Facebook can be imagined as a huge square where virtual friends meet, talk, show their pictures to other virtual friends, share with them news, thoughts of many kinds, sometimes ideas and much funny jokes. This is in fact Facebook’s social landscape, in other words it is a virtual place where to meet and communicate with others.
Let’s keep considering Facebook through the metaphor of the huge square accessible to everyone at any time, but let’s try to imagine it as a real square as big as Plaza Mayor in Madrid, Praça do Império in Lisbon or Wenceslas Square in Prague, and imagine that all our Facebook friends are meeting there with us.
Here comes John, the Law student you met in London during your Erasmus there. He is showing (therefore posting it on his news feed in the virtual world of the social network) a newspaper article which claims that Jeremy Corbyn is not at all an appropriate candidate to lead the Labour Party. Actually you like Corbyn and you think exactly the opposite, Corbyn is a good candidate for the Labours. Suddenly, John comes up to you and asks you what you think about the article he is showing, involving you in a conversation with other virtual friends of his (he just tagged me in a comment). At this point you simply express your idea: you like Corbyn for x and y reasons and state that, on the contrary, he could be a good leader for a and b reasons. In this situation you felt free to tell John and his friends your personal opinion because you know him and you know that he respects other people’s ideas even if they are in contrast with his own point of view.
However, communication in real life and on social media is not always so easy. As a matter of fact, now a politician is approaching our social square and with him a fundamental problem. This politician – it is irrelevant whether he is a leftist or rightist – is proclaiming some new idea to change and improve the country. You are interested in what he is saying and approach him and the crowd around him. At the end of the politician’s proclaim you tell the man next to you that you absolutely do not agree with what the politician has just said, so half of the crowd turns towards you and starts beating you almost to death; luckily someone calls the ambulance.
In the first example, freedom of speech and opinion is respected, in the latter it isn’t. It is clear that it is an extreme, unreal example, but it is an episode which happens everyday on social media where, instead of beatings there are offensive words.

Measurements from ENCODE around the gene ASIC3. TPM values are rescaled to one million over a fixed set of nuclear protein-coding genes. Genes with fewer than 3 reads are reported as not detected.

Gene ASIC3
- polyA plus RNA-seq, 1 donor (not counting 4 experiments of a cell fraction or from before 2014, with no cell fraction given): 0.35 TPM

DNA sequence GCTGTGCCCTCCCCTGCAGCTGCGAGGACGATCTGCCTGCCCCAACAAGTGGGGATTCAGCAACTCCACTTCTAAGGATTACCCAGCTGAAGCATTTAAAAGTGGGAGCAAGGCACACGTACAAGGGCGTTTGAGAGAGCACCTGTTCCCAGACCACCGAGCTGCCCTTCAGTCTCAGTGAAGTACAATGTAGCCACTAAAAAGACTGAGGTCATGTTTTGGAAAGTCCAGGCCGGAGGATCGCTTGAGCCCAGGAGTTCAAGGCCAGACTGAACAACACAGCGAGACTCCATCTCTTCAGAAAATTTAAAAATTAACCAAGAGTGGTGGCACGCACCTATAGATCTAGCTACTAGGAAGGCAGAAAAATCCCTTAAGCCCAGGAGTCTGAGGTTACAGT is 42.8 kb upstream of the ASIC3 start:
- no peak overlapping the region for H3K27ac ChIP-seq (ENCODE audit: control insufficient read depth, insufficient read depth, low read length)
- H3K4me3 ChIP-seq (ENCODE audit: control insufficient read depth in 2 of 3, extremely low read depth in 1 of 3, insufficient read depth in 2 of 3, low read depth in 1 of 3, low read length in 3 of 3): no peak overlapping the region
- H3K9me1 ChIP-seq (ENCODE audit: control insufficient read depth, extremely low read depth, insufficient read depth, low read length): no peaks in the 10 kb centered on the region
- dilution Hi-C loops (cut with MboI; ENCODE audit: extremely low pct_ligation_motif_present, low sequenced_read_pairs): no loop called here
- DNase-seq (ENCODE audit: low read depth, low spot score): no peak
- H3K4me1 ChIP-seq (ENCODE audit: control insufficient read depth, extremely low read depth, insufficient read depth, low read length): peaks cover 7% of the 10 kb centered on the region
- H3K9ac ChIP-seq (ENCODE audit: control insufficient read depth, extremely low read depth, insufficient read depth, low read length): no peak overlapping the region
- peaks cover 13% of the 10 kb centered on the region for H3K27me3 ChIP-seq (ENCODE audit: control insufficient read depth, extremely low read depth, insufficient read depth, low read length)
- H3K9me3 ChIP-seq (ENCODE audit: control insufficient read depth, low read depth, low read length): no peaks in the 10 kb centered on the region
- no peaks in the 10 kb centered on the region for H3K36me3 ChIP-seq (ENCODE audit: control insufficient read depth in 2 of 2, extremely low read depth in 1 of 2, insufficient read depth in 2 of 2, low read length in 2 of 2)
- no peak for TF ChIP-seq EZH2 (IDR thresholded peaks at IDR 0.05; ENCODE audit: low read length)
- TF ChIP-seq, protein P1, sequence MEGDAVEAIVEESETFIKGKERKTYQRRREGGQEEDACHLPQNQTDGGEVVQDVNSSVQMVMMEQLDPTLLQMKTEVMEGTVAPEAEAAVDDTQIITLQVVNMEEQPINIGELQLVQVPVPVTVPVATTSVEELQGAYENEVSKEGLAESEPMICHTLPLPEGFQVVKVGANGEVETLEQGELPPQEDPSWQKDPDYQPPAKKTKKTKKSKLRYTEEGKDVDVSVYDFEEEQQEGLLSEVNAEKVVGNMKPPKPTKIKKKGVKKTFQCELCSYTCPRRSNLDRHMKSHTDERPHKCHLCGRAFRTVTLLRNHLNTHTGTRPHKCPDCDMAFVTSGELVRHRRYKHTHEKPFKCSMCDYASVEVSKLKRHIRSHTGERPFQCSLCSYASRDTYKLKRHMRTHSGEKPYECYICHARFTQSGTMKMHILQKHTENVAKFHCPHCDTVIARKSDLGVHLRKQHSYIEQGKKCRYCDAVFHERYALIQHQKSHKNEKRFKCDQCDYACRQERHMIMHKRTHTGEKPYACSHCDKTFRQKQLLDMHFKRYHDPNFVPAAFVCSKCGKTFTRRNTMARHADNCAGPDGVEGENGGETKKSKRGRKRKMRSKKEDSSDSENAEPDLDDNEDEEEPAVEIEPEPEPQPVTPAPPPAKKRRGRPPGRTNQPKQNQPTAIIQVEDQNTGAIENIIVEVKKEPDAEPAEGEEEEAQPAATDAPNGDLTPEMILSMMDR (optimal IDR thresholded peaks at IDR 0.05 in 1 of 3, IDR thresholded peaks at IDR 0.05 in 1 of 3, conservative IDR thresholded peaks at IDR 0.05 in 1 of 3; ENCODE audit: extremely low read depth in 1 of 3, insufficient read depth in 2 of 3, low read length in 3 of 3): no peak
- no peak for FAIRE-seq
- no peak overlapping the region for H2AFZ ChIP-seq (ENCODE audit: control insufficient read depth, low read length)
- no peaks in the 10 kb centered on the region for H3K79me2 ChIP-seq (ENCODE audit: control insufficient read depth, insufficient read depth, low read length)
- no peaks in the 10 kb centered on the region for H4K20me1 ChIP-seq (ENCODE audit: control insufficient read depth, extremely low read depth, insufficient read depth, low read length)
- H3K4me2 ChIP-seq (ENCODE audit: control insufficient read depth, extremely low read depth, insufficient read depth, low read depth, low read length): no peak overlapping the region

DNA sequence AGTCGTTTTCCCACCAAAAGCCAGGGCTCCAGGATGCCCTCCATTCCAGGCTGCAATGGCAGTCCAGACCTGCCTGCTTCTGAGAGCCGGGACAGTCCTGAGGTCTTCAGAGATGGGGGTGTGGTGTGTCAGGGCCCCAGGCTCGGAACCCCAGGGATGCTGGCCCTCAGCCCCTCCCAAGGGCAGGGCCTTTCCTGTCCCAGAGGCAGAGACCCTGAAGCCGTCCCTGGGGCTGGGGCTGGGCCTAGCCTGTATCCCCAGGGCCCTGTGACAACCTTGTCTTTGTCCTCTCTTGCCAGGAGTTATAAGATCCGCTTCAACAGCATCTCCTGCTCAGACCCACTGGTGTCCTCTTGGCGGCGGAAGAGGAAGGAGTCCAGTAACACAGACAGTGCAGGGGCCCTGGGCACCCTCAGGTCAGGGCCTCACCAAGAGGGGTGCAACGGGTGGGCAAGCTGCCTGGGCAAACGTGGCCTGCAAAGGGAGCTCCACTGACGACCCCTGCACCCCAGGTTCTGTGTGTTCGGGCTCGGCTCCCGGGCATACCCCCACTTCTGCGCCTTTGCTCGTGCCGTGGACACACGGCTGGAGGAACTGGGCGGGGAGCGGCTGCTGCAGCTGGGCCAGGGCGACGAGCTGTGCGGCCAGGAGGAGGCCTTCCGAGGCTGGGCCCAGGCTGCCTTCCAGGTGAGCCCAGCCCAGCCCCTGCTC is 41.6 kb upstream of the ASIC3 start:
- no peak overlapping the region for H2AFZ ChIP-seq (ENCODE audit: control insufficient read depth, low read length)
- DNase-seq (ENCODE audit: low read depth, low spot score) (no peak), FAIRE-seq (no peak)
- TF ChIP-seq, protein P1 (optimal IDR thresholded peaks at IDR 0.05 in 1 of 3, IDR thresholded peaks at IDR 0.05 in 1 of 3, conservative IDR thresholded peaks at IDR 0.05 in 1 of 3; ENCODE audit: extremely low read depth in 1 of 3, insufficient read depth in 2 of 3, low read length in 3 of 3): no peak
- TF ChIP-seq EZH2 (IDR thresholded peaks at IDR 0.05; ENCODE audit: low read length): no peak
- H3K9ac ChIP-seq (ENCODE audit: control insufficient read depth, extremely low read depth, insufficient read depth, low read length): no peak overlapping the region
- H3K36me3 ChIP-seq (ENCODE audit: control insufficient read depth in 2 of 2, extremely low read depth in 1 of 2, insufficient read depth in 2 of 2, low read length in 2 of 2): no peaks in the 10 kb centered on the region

In the Italian scenario one of the fields which usually triggers such awful situations is politics and one of the most antidemocratic pages is Matteo Salvini’s Facebook page. Salvini is the leader of Lega Nord, once the secessionist party par excellence, today the anti-migrants party par excellence.
It seems that on his Facebook page, and in many other pages managed by other Lega Nord spokesmen, the rage of some of Salvini’s supporters becomes irrepressible and uncontrollable any time someone expresses his or her opinion against the leader. They start beating you to death: the most polite tell you you are a communist or an idiot who, supporting Prime Minister Renzi, wants most of Italians dead, others wish you would die, or be burgled by a band of immigrants or, if you are a woman, would be raped by the same band of immigrants.
This is disgusting and unacceptable and it is clearly not a defence of democracy or freedom of speech, as many rude supporters of Salvini claim. As a response to this behaviours and attacks many Facebook users who were insulted reported those who insulted them, but the latter easily created a new profile and went on offending anyone who dared to disagree with Salvini. Moreover, it is very fast and easy to report to Facebook such subjects, the problem is that they are too many and it would be impossible to report them all.
In conclusion, Facebook should protect more the sound freedom of speech and opinion of its users banning those who don’t respect the simple principle that a single way of thinking cannot exist in a democratic country and heavy offences, such as those reported here, should be forbidden. Nevertheless, Facebook is only responsible in part for this situation: politicians of any side should moderate their language and adjust it to a more polite and discreet accent. Renzi and his jinxes, Salvini and his bulldozers, Grillo and his “f*** you all” should moderate their speeches because they are public figures and, willy-nilly, they become examples for many of their supporters.